Medical Diagnosis vs. Character Weakness
The designation of PTSD as a medical diagnosis was a significant milestone in defining the cause of severe stress reactions. Prior to the use of this diagnosis it was thought that individuals who experience such reactions were somehow flawed or weak in character. PTSD as a diagnosis helped define the extreme traumatic event itself as understandably debilitating to anyone exposed to it. The catastrophic nature of some historical events helped further the understanding that intense distress could understandably impair an individual's ability to cope. This significantly changed the prevailing and historical perspective which had considered individuals strong in mind and character to be able to psychologically withstand extreme distress without impaired coping.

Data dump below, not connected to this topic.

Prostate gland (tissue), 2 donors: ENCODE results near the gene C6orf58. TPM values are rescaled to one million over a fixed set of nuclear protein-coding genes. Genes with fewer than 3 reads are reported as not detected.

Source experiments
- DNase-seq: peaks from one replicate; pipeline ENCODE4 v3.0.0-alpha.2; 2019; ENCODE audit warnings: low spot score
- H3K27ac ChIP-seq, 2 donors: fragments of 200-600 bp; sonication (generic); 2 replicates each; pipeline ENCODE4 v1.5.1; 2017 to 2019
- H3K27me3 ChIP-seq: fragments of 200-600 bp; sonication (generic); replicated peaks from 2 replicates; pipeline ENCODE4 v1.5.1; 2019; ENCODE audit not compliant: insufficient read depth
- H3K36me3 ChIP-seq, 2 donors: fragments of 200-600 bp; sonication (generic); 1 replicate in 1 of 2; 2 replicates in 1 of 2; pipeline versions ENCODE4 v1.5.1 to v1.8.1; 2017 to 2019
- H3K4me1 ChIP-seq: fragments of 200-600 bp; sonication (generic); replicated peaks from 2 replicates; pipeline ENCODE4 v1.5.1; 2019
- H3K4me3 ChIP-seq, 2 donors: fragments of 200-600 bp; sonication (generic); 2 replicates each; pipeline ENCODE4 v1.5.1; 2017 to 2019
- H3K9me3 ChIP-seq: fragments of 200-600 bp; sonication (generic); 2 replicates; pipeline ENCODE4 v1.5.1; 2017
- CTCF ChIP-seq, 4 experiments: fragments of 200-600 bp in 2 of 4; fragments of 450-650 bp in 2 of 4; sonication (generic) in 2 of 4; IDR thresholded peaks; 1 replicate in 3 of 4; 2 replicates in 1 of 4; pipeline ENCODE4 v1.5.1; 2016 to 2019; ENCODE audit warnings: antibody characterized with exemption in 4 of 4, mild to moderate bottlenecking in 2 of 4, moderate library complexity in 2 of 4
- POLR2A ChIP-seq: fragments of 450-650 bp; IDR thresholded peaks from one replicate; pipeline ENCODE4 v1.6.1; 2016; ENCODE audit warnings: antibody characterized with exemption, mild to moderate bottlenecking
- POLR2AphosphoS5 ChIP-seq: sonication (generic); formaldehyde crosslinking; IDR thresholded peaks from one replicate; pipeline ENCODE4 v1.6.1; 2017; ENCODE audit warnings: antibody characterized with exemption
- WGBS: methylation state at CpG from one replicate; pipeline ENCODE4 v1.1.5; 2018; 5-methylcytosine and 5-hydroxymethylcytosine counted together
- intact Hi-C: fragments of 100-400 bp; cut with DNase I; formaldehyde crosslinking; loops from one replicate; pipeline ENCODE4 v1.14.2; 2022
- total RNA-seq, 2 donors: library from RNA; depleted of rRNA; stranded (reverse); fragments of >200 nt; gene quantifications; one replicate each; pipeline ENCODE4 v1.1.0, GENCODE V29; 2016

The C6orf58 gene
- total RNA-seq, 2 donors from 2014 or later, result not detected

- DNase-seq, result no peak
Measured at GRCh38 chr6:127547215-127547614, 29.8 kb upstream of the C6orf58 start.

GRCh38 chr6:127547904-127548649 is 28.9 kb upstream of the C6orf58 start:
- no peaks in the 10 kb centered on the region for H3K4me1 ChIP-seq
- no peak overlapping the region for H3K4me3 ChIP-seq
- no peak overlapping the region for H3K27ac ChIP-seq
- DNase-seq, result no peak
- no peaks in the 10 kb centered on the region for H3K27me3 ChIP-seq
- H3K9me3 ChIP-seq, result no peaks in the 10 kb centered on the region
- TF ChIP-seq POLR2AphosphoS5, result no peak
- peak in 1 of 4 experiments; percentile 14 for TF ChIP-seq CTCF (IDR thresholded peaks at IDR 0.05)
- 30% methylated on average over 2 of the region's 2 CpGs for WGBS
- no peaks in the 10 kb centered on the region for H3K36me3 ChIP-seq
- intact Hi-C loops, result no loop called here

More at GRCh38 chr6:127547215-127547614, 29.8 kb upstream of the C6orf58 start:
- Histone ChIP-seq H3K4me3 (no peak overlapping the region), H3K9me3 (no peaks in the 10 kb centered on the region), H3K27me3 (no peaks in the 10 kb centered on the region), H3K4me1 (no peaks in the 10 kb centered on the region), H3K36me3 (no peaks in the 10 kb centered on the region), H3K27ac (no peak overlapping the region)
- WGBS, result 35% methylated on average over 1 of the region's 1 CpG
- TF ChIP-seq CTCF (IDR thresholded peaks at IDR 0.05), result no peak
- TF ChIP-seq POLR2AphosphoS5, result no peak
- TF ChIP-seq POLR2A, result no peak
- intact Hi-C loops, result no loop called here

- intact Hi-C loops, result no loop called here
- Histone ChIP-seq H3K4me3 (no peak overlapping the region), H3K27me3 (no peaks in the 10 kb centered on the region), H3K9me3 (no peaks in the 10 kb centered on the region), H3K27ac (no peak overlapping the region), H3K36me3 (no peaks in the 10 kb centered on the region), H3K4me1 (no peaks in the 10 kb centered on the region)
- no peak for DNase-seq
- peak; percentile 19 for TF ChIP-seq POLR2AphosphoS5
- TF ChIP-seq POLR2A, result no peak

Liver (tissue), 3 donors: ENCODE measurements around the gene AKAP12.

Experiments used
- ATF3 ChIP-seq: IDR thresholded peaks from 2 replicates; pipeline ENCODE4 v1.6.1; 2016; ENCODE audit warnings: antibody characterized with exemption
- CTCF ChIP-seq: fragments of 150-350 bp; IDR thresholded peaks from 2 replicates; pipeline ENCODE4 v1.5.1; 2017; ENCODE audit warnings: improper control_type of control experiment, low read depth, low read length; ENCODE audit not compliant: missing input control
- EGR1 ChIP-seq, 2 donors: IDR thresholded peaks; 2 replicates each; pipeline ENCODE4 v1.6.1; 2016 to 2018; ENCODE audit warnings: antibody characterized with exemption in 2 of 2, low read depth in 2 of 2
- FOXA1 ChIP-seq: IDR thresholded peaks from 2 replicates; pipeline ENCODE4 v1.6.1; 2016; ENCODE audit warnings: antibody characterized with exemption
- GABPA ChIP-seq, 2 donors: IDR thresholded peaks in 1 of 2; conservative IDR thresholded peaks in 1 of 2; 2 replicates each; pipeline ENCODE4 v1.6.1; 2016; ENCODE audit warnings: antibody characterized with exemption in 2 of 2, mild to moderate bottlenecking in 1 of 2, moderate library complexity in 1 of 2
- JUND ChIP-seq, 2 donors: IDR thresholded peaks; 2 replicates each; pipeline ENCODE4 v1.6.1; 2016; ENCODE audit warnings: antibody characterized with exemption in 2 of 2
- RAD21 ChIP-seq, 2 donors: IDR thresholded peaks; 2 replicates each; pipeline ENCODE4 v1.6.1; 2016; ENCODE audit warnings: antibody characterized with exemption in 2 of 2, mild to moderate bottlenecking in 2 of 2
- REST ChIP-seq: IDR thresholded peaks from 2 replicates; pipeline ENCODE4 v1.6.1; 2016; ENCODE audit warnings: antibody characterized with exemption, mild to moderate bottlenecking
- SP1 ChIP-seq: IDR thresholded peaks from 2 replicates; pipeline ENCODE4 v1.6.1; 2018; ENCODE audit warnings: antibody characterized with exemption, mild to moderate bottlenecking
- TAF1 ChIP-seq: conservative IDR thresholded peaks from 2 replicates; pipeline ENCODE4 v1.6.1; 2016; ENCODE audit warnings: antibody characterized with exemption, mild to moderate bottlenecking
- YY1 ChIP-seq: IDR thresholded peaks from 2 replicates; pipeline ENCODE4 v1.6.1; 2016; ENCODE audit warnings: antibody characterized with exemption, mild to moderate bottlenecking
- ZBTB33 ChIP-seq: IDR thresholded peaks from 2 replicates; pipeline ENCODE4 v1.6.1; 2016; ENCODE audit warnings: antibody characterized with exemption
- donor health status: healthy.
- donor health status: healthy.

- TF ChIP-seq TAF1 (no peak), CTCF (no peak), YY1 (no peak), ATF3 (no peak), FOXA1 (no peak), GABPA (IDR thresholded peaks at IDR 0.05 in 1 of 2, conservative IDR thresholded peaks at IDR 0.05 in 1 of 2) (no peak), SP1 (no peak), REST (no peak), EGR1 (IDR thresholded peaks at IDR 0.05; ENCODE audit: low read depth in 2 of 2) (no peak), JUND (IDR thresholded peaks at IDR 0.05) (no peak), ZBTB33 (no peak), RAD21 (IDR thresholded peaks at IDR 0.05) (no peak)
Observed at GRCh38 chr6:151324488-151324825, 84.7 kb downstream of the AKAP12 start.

The combat-related difficulties of soldiers at war have been noted throughout history. Until PTSD was more thoroughly understood in modern psychiatry, distressed soldiers themselves were seen as individuals not suitable for military service. Considered weak in character or in psychological makeup, soldiers who became debilitated in combat were deemed inadequate. Hand-to-hand combat, prolonged and severe deprivation of adequate clothing, shelter, food, rest and medical attention were viewed as conditions in which an adequate soldier could perform well without suffering dire psychological effects. Soldiers have also been steadily exposed to advances in weaponry which have significantly increased the likelihood of serious personal injury and death as well as the need to routinely witness the injury and death of others. Until the 1980s, when the traumatic event itself (war) was understood to be the cause of combat-related difficulties, good soldiers were expected to cope well in such extreme and catastrophic survival conditions.